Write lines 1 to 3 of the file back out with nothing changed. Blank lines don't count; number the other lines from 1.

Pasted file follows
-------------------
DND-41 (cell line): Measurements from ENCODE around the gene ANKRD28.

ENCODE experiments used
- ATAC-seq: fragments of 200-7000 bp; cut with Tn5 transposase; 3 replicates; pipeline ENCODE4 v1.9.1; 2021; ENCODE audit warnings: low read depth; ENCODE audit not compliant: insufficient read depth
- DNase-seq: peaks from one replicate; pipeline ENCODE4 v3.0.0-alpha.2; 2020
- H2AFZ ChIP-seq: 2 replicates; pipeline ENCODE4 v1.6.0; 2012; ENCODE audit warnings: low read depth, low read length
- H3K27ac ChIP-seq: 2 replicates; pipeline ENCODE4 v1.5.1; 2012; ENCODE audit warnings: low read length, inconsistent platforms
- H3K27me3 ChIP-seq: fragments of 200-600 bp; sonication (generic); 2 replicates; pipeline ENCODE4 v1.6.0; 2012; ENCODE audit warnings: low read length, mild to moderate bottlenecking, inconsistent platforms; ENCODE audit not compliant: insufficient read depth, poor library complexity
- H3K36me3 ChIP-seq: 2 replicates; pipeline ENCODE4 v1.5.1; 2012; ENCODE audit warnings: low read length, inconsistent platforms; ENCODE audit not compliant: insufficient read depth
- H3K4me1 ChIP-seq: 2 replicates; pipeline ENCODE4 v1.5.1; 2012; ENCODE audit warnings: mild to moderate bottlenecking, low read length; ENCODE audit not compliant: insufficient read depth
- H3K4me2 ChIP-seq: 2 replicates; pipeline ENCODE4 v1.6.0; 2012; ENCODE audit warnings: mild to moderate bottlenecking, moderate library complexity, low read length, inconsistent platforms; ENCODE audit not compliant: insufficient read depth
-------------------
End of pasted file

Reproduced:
DND-41 (cell line): Measurements from ENCODE around the gene ANKRD28.

ENCODE experiments used
- ATAC-seq: fragments of 200-7000 bp; cut with Tn5 transposase; 3 replicates; pipeline ENCODE4 v1.9.1; 2021; ENCODE audit warnings: low read depth; ENCODE audit not compliant: insufficient read depth